The latest developments of the Russo-Ukrainian war have a direct impact on global supply chain disruptions. In the short term, these conditions will mainly lead to an increase in energy and food prices.
LAKSANA AGUNG SAPUTRA
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JAKARTA, KOMPAS - The Russo-Ukrainian war has entered a new phase, one that is increasingly escalating. Ongoing disruptions in the global supply chain will only intensify. As a result, energy and food prices are expected to skyrocket. Eventually, inflation will soar.
“The escalation of the Russo-Ukrainian war is by no means a surprise. Many experts predict that the war will continue to escalate and has not yet peaked,” said economist Agustinus Prasetyantoko, who is also a rector of Atma Jaya Catholic University, in Jakarta on Tuesday (11/10/2022).
It has been eight months since the Russo-Ukrainian war broke out on 24 Feb. 2022. Since Russia claimed four more provinces in eastern Ukraine in a referendum in late September, the war has entered a new, increasingly escalating chapter.
Following Moscow’s move, there was an explosion on a bridge in Crimea on Saturday (8/10), which was allegedly Kyiv’s retaliation. After three days, the Russian military then bombarded several Ukrainian cities, marking Russia’s biggest attack to date.
According to Prasetyantoko, the latest developments of the Russo-Ukrainian war have a direct impact on global supply chain disruptions. In the short term, these conditions will mainly lead to an increase in energy and food prices.
“Even if supply is not decreasing, prices will continue to rise due to disruptions in the distribution chain,” he said.
Another impact, continued Prasetyantoko, is that the escalation of the Russo-Ukrainian war complicates an already complex global issue. Thus, the global recession that is almost certain to occur will be realized sooner. This is especially the case for Europe and countries with close economic ties to both Russia and Ukraine. Indonesia is not expected to fall into a recession but will see a slowdown in economic growth.
“The long-term impact will be more permanent. If the war continues to escalate, the world might be different after this, in terms of trade, investment, logistics and supply chains. This reinforces the hypothesis that the world will change after all this,” said Prasetyantoko.
He also predicts that one of the impacts on the domestic economy is an increase in commodity prices. As an exporter and importer of commodities, Indonesia will experience both positive and negative effects.
“We need to look at the net [value]. It is clear that inflation will rise, causing turmoil in the market. This will then be responded to with high interest rates. The rupiah exchange rate will be depressed,” said Prasetyantoko.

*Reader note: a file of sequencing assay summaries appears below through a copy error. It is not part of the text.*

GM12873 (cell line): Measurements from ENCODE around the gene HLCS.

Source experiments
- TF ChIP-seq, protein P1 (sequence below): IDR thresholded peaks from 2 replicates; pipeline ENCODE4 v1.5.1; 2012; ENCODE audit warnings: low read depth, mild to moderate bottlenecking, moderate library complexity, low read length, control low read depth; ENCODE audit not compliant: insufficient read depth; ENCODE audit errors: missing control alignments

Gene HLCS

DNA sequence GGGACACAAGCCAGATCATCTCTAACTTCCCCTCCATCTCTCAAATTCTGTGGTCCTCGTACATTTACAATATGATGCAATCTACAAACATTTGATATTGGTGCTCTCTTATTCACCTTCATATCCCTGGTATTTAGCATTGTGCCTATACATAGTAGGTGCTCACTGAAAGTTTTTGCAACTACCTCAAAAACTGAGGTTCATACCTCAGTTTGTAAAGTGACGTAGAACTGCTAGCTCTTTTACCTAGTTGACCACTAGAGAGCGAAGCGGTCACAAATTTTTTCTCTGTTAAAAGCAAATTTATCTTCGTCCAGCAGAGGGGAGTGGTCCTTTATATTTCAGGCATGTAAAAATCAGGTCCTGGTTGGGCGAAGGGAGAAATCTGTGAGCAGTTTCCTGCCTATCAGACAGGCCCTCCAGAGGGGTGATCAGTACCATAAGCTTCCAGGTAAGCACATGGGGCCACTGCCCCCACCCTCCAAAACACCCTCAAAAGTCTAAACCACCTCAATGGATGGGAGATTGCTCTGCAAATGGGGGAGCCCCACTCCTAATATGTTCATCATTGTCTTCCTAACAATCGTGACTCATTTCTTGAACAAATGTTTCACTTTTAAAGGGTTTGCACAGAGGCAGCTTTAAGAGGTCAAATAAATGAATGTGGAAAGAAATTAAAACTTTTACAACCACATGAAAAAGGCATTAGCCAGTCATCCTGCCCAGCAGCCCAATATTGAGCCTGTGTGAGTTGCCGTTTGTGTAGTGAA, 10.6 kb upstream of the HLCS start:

Separately, Adhi Lukman, chairman of the Indonesian Food and Beverage Producers Association (Gapmmi), stated that the domestic business world will be able to feel the impact of the complications caused by the Russo-Ukrainian war this time. One of the harshest impacts is that businesses are forced to accumulate more raw material stock due to supply chain disruptions.
The prices of imported raw materials, said Adhi, have also gone up. It peaked once raw material prices increased by around 30-35 percent. Currently, the increase is 10-15 percent compared to last year's prices. Logistics costs have also skyrocketed. Logistics costs peaked when it rose 5-6 times before the war. Now, the increase ranges from 2-2.5 times more compared to before the war.
Adhi explained that in early 2022, the business world had raised its prices. However, the increases in the selling prices of products were not as high as the increase in raw material prices. People’s purchasing power and food price sensitivity were taken into account. Many companies thought long-term and thus prioritized their brand and business sustainability so that a decrease in profit becomes compensation by choice.
This can only be done by large companies, however. Small and medium industries, on the other hand, have much smaller capacities, continued Adhi. The ability to increase the stock of raw materials, for one, is very limited on a weekly and even a daily basis. Inevitably, small and medium businesses will become more vulnerable.
According to information from several companies, they will consider a price increase at the end of the year or at the beginning of next year.
By the end of the year or early next year, Adhi said, companies will calculate the increase in production costs. This includes, for example, increases in energy prices, raw materials, labor wages and inflation factors. Companies will also be negotiating with retailers and distributors.
“Thus, according to information from several companies, they will consider a price increase at the end of the year or at the beginning of next year. In the food and beverage sector, this increase usually ranges from 5-7 percent,” said Adhi.
The government targeted inflation this year at 3 percent. The inflation realized from January to September has reached 4.84 percent. Meanwhile, for 2023, inflation is expected to reach 3.6 percent. High inflation will erode economic growth, which was targeted at 5.2 percent this year and 5.3 percent next year.